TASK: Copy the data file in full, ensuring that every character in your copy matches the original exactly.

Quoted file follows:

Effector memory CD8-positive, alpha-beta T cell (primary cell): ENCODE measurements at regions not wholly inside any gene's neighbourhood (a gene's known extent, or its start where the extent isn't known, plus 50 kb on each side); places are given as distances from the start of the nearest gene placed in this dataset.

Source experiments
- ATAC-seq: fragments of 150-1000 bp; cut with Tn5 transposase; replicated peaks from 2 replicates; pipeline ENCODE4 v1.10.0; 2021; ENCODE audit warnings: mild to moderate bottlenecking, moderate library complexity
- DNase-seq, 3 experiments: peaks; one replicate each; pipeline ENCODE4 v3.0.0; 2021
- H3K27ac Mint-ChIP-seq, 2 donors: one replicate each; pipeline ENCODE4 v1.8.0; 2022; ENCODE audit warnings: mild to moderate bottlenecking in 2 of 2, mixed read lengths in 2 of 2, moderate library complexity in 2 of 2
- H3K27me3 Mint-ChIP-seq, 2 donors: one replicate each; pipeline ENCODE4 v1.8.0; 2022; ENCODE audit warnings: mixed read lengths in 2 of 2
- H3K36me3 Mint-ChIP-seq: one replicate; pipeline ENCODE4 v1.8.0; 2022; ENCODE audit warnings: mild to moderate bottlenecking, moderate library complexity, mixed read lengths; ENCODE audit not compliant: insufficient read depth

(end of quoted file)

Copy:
Effector memory CD8-positive, alpha-beta T cell (primary cell): ENCODE measurements at regions not wholly inside any gene's neighbourhood (a gene's known extent, or its start where the extent isn't known, plus 50 kb on each side); places are given as distances from the start of the nearest gene placed in this dataset.

Source experiments
- ATAC-seq: fragments of 150-1000 bp; cut with Tn5 transposase; replicated peaks from 2 replicates; pipeline ENCODE4 v1.10.0; 2021; ENCODE audit warnings: mild to moderate bottlenecking, moderate library complexity
- DNase-seq, 3 experiments: peaks; one replicate each; pipeline ENCODE4 v3.0.0; 2021
- H3K27ac Mint-ChIP-seq, 2 donors: one replicate each; pipeline ENCODE4 v1.8.0; 2022; ENCODE audit warnings: mild to moderate bottlenecking in 2 of 2, mixed read lengths in 2 of 2, moderate library complexity in 2 of 2
- H3K27me3 Mint-ChIP-seq, 2 donors: one replicate each; pipeline ENCODE4 v1.8.0; 2022; ENCODE audit warnings: mixed read lengths in 2 of 2
- H3K36me3 Mint-ChIP-seq: one replicate; pipeline ENCODE4 v1.8.0; 2022; ENCODE audit warnings: mild to moderate bottlenecking, moderate library complexity, mixed read lengths; ENCODE audit not compliant: insufficient read depth